Good Thursday morning.
In today’s Daily Kickoff, we report on a call from Virginia’s attorney general, Jason Miyares, for universities in the commonwealth to address antisemitism, and look at growing calls to cut funding to schools nationwide that don’t do so. Also in today’s Daily Kickoff: Opposition Leader Yair Lapid, Tammy Murphy and Lawrence Summers.
There’s a tendency in modern political coverage to overstate the impact of the loud extremes, and ignore the silent but imposing majority of the American public, Jewish Insider Editor-in-Chief Josh Kraushaar writes. It’s why lawmakers like Rep. Alexandria Ocasio-Cortez (D-NY) and Marjorie Taylor Greene (R-GA) draw outsized attention, despite their lack of legislative influence.
That distortion, fueled by social media, has been especially apparent when it comes to analyzing public opinion toward Israel. If you live in the online world, you might think that most Americans are against Israel’s right to defend itself against terrorism. If you live on a college campus, you might conclude that there’s widespread support for Hamas.
One of the great correctives of Tuesday’s March for Israel, where nearly 300,000 pro-Israel supporters from across the country packed the National Mall, is that real life is not the same as virtual reality. It served as a reminder that the alarming videos we see so often in our social feeds, while very concerning as a barometer of what’s being taught in our top schools, are far from representative of the views of the overall American public.
Polling is the best tool we have to separate the noise from the news — and public opinion has consistently been decidedly in favor of Israel. Indeed, one of the newest surveys, conducted by YouGov between Nov. 8-9, shows just how widespread support for Israel really is at this volatile moment.
The survey found that more Americans sympathize with the Israelis than the Palestinians by a lopsided margin, 37-15%. An additional 27% said they sympathize with both sides. Among most demographic groups, significantly more respondents said they sympathized with Israel — though the margin among Democrats (27-20%) and younger voters (26-24%) was smaller.
Another new poll, conducted by Marist between November 6-9, also shows a similar dynamic. A sizable 55% majority of respondents believe Israel’s response against Hamas has been appropriate (38%) or has been “too little” (17%), while 38% think Israel’s military response against Hamas has gone too far.
The poll shows far more Americans sympathizing with the Israelis (61%) than the Palestinians (30%), though it finds that Democrats are equally divided at 45% apiece. Unlike the YouGov poll, this survey didn’t offer an option to side with both.
And a new Fox News poll, conducted between November 10-13, found the advantage for Israel even more one-sided. Two-thirds (66%) sided more with the Israelis, with just 22% with the Palestinians. Sixty percent support sending military aid to Israel, while just 37% oppose it.
Big picture: The clear majority of Americans favor Israel, but the opposition is concentrated among a young, progressive constituency that has outsized visibility — in urban centers, campuses and even some newsrooms. That degree of cultural purchase is why the extremes seem so powerful, even if they are badly outnumbered at the ballot box.
Another newly released poll, commissioned by the non-partisan Jewish Electorate Institute, found strong support for President Biden within the Jewish community. The poll was conducted between November 5-9 by GBAO Strategies.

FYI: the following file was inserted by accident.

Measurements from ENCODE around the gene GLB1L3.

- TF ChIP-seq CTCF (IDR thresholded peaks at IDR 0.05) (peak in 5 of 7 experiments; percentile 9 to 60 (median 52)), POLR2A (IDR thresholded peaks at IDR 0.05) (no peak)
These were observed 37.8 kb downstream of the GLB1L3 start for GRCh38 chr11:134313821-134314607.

Among American Jews, Biden’s job approval rating is 66% — much higher than his approval within the overall population. Nearly three-quarters of Jewish voters (74%) approve of his handling of the war between Israel and Hamas. Biden led Trump, 68-22%, in a rematch against former President Trump.
The poll also found that most Jews have a deep emotional attachment to Israel, with over half (51%) saying they’re “very attached” and another 31% saying they’re “somewhat attached.”
Meanwhile in Israel, Opposition Leader Yair Lapid last night called for Prime Minister Benjamin Netanyahu to resign immediately, Jewish Insider’s Lahav Harkov reports. After previously saying he “won’t get into it while our soldiers are in Gaza,” Lapid told Israel’s Channel 12 that “Netanyahu has to go now because we cannot allow ourselves — for security, for society — [to have] a prime minister that lost the public’s trust.”
On X, Lapid called for a “rehabilitation government” without Netanyahu that would also exclude “the extremists” — which a Lapid spokesperson confirmed to us was a reference to National Security Minister Itamar Ben-Gvir and Finance Minister Bezalel Smotrich’s Religious Zionist faction. Read the full story here.
gaza war: day 41
Initial IDF search of Al-Shifa Hospital reveals Hamas weapons, intelligence materials, military equipment
Israeli soldiers continued to search the area in and around Al-Shifa Hospital in Gaza City on Thursday, a day after the army revealed what it said was an operational command center that included a cache of weapons, intelligence materials and military equipment uncovered in the medical campus’ MRI building, Jewish Insider’s Ruth Marks Eglash reports.
IDF findings: Lt. Col. (res) Jonathan Conricus, the IDF’s spokesman for the foreign press, showed reporters on Wednesday a video of a collection of AK-47 rifles, ammunition, body armor, uniforms and operational guides he said belonged to Hamas that were discovered hidden behind an MRI machine. As he took viewers through the clinic, Conricus pointed out that CCTV cameras had been blacked out and at least one computer containing intelligence information was found.
Hostage deal: Meanwhile, unconfirmed reports in local and international media today said that a deal was underway to free some of the estimated 240 hostages held by Hamas since its brutal surprise terror attack in Israel on Oct. 7.
In Jerusalem: Six Israeli security personnel were wounded today, one critically, in a shooting attack at a West Bank checkpoint south of Jerusalem. The three assailants were all killed at the scene, the Israel police said.
Bonus: A BBC crew goes inside Al-Shifa Hospital with the IDF to view what the army found at the site.
Virginia AG calls for ‘decisiveness and moral clarity’ at universities in response to antisemitism